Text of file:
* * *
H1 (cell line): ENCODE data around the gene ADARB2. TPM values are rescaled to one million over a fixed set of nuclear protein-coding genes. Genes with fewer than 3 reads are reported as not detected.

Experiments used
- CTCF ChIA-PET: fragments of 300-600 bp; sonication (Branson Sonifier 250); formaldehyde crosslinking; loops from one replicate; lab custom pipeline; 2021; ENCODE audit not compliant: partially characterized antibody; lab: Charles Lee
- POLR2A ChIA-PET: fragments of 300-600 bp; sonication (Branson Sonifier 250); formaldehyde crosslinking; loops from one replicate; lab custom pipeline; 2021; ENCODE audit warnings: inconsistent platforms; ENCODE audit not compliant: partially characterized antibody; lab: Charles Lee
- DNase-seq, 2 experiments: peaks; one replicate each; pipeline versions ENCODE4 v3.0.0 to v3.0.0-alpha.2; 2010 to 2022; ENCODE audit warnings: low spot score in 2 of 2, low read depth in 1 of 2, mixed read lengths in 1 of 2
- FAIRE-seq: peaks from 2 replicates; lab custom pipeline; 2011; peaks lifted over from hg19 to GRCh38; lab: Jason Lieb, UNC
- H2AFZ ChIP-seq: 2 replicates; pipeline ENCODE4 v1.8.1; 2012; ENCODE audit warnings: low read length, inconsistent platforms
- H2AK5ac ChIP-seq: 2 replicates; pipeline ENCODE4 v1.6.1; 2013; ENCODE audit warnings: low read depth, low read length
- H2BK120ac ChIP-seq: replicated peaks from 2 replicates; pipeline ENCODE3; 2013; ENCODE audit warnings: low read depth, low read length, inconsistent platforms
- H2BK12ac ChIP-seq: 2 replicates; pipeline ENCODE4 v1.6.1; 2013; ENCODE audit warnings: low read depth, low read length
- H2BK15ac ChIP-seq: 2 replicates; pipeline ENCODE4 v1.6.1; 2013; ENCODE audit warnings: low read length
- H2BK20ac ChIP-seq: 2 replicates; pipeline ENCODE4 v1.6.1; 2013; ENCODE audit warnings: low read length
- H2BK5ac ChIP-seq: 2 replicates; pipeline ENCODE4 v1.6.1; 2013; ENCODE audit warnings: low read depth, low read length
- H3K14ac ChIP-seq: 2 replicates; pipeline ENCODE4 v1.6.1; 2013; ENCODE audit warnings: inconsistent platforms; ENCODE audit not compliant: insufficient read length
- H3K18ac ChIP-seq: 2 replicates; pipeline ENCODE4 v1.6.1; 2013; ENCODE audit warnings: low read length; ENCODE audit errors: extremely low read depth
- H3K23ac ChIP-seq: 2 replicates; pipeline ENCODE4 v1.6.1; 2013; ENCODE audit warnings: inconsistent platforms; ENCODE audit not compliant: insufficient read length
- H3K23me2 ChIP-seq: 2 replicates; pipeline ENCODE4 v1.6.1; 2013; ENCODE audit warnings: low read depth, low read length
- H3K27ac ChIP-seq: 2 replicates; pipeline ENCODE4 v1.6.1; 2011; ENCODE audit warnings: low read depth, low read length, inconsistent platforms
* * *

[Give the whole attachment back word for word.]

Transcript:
H1 (cell line): ENCODE data around the gene ADARB2. TPM values are rescaled to one million over a fixed set of nuclear protein-coding genes. Genes with fewer than 3 reads are reported as not detected.

Experiments used
- CTCF ChIA-PET: fragments of 300-600 bp; sonication (Branson Sonifier 250); formaldehyde crosslinking; loops from one replicate; lab custom pipeline; 2021; ENCODE audit not compliant: partially characterized antibody; lab: Charles Lee
- POLR2A ChIA-PET: fragments of 300-600 bp; sonication (Branson Sonifier 250); formaldehyde crosslinking; loops from one replicate; lab custom pipeline; 2021; ENCODE audit warnings: inconsistent platforms; ENCODE audit not compliant: partially characterized antibody; lab: Charles Lee
- DNase-seq, 2 experiments: peaks; one replicate each; pipeline versions ENCODE4 v3.0.0 to v3.0.0-alpha.2; 2010 to 2022; ENCODE audit warnings: low spot score in 2 of 2, low read depth in 1 of 2, mixed read lengths in 1 of 2
- FAIRE-seq: peaks from 2 replicates; lab custom pipeline; 2011; peaks lifted over from hg19 to GRCh38; lab: Jason Lieb, UNC
- H2AFZ ChIP-seq: 2 replicates; pipeline ENCODE4 v1.8.1; 2012; ENCODE audit warnings: low read length, inconsistent platforms
- H2AK5ac ChIP-seq: 2 replicates; pipeline ENCODE4 v1.6.1; 2013; ENCODE audit warnings: low read depth, low read length
- H2BK120ac ChIP-seq: replicated peaks from 2 replicates; pipeline ENCODE3; 2013; ENCODE audit warnings: low read depth, low read length, inconsistent platforms
- H2BK12ac ChIP-seq: 2 replicates; pipeline ENCODE4 v1.6.1; 2013; ENCODE audit warnings: low read depth, low read length
- H2BK15ac ChIP-seq: 2 replicates; pipeline ENCODE4 v1.6.1; 2013; ENCODE audit warnings: low read length
- H2BK20ac ChIP-seq: 2 replicates; pipeline ENCODE4 v1.6.1; 2013; ENCODE audit warnings: low read length
- H2BK5ac ChIP-seq: 2 replicates; pipeline ENCODE4 v1.6.1; 2013; ENCODE audit warnings: low read depth, low read length
- H3K14ac ChIP-seq: 2 replicates; pipeline ENCODE4 v1.6.1; 2013; ENCODE audit warnings: inconsistent platforms; ENCODE audit not compliant: insufficient read length
- H3K18ac ChIP-seq: 2 replicates; pipeline ENCODE4 v1.6.1; 2013; ENCODE audit warnings: low read length; ENCODE audit errors: extremely low read depth
- H3K23ac ChIP-seq: 2 replicates; pipeline ENCODE4 v1.6.1; 2013; ENCODE audit warnings: inconsistent platforms; ENCODE audit not compliant: insufficient read length
- H3K23me2 ChIP-seq: 2 replicates; pipeline ENCODE4 v1.6.1; 2013; ENCODE audit warnings: low read depth, low read length
- H3K27ac ChIP-seq: 2 replicates; pipeline ENCODE4 v1.6.1; 2011; ENCODE audit warnings: low read depth, low read length, inconsistent platforms